Tomorrow, Shane and I celebrate our 4th wedding anniversary! It’s been the happiest two years of my life…. JUST KIDDING! I can say that because that’s his go-to joke! In all seriousness, our anniversary has caused me to reflect on our lives and our marriage and the different stages we’ve been in since our wedding, four years ago. For your reading pleasure, here’s the marriage stages of Shane and Ali D.
The married-without-kids stage – We’d drink a bottle of wine and watch a movie on a Wednesday night! I’m pretty sure we slept in til 9 on the weekends and laid on top of piles of our own money. I’m trying to think of one responsibility we had aside from our jobs and keeping our small one-bedroom condo tidy and well, I’m coming up empty.
The expecting-a-baby stage – fearing the unknown but very excited, this stage was filled with 1st trimester foot rubs and hot (HAD TO BE HOT) McDonald’s french fries.
The expecting-surprise-twins stage – What the hell did we get ourselves into?! Obsessively Google-d and worried until the boys were born at 33 weeks.
The parents-of-newborn-twins stage – Zzzzzzzzzzzzzzzzzzzzzzzzzz
The parents-of-a-child-with-a-disability stage – Sad at first, but now… bring it on. We can handle anything.
The parents-of-toddler-twins stage – “Stop” “Don’t do that” “How do you ask nicely?” “Use your words!” Pretty much those four phrases on a loop and at the end of the day you feel like you’ve been hit by a truck.
And so it goes… The ebbs and flows of a marriage. I think our most difficult time was when the boys were newborns. The frustration that comes along with a lack of sleep can make even the healthiest couple bicker all day long. Luckily that phase has passed and I feel like a lot more like my old self again. We’re focusing more on our health and we’re able to go out on more dates. Twice this summer we were able to bring the boys to a get-together without needing to constantly be by their side (but within sight of course). It was fantastic and quite enjoyable!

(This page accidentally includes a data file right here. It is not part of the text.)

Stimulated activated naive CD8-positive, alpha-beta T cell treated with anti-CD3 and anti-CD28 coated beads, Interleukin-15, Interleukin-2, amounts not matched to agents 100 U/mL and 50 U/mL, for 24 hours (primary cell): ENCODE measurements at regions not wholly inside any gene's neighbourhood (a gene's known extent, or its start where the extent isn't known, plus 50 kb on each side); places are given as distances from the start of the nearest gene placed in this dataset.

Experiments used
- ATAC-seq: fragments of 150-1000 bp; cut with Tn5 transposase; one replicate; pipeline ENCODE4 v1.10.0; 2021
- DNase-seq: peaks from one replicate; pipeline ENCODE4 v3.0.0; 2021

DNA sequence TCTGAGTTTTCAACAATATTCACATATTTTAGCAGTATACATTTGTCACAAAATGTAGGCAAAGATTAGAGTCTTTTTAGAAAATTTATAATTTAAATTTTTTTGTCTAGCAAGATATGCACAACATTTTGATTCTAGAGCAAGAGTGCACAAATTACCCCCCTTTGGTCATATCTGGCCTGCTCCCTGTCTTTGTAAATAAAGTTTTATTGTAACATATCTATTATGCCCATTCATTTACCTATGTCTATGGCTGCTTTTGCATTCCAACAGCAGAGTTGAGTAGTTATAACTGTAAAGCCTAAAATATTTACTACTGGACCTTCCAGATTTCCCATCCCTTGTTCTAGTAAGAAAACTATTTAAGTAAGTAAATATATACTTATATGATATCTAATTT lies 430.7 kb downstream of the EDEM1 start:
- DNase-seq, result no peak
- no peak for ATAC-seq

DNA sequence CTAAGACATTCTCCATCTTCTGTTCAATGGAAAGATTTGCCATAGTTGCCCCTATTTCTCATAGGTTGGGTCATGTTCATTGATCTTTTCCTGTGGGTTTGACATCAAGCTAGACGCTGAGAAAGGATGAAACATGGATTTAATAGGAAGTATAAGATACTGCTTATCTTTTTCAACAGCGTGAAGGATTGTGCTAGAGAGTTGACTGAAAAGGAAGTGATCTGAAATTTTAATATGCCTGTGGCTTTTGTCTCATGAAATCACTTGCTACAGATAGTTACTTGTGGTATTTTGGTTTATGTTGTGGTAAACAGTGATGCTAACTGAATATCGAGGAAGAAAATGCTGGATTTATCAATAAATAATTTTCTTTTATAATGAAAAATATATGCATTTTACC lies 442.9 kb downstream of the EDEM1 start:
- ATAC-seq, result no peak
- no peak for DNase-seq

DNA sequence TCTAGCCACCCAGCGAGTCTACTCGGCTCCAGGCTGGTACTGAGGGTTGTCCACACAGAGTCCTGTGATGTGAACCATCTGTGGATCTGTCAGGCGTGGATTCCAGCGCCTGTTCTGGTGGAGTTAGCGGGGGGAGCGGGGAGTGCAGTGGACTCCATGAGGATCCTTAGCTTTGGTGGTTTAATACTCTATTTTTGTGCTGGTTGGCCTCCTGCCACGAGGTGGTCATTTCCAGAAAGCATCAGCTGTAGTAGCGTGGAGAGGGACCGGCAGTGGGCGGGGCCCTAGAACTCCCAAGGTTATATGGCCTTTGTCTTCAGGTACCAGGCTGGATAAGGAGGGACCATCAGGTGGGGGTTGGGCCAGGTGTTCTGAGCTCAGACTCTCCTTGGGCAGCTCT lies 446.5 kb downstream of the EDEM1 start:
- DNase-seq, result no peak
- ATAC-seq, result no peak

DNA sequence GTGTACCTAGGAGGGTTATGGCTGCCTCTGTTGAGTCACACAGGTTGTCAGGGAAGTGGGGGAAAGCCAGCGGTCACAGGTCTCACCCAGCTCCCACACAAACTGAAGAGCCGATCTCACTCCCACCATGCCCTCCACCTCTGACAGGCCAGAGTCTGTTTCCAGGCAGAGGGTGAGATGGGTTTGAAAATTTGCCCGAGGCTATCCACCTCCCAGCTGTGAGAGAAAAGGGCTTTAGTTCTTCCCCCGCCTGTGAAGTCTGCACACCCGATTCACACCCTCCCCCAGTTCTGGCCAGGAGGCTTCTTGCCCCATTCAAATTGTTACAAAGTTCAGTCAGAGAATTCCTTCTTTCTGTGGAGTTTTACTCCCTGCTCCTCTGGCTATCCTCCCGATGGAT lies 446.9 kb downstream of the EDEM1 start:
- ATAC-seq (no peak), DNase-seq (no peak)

The scary facts are that parents of twins have a higher rate of divorce than parents of non-twins and compound that with the fact that parents of kids with special needs also have a high divorce rate. I take part in a special needs support group and about half of the people in there are divorced. It’s a very scary reality. I’m by no means an expert but I know that prioritizing our relationship and being able to communicate with each other are essential parts of a successful marriage and I think we’re doing a pretty good job. We do look forward to spending time with each other, after all.
At the end of the day, the sound of him walking through the door will still make my heart skip a beat. At the end of the day he, too, is exhausted but ready to tackle whatever the next day brings. At the end of the day he’ll laugh with me when we recall some particularly funny moments. At the end of the day we’ll discuss how we can do things better and be better parents to our boys.
At the end of the day, there’s no one else I’d want by my side.